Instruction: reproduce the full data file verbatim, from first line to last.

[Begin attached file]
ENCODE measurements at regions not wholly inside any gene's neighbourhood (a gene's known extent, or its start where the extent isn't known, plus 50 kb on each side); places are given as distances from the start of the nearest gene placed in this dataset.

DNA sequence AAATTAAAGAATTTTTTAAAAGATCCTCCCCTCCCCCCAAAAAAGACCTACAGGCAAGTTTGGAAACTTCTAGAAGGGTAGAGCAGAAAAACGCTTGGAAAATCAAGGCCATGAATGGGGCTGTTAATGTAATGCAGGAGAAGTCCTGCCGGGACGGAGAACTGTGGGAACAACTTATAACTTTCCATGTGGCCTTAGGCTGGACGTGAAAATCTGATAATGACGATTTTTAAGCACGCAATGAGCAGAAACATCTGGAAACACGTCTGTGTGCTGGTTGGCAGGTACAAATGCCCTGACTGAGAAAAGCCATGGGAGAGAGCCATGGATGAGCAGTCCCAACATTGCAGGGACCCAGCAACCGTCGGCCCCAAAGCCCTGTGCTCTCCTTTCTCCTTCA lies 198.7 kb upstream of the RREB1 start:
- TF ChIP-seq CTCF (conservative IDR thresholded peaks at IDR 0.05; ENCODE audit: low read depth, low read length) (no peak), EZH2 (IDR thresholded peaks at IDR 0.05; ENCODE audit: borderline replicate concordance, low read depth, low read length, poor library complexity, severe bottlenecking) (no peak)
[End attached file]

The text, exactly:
ENCODE measurements at regions not wholly inside any gene's neighbourhood (a gene's known extent, or its start where the extent isn't known, plus 50 kb on each side); places are given as distances from the start of the nearest gene placed in this dataset.

DNA sequence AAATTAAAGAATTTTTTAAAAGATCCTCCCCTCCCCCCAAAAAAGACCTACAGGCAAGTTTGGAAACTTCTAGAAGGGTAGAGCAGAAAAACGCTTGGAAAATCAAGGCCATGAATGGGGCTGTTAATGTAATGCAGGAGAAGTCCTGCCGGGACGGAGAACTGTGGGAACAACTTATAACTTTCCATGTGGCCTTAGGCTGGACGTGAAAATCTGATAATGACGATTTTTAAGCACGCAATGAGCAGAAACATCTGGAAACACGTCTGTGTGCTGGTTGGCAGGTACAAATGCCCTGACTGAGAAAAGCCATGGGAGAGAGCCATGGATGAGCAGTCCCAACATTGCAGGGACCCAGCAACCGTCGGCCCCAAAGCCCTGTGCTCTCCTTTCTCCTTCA lies 198.7 kb upstream of the RREB1 start:
- TF ChIP-seq CTCF (conservative IDR thresholded peaks at IDR 0.05; ENCODE audit: low read depth, low read length) (no peak), EZH2 (IDR thresholded peaks at IDR 0.05; ENCODE audit: borderline replicate concordance, low read depth, low read length, poor library complexity, severe bottlenecking) (no peak)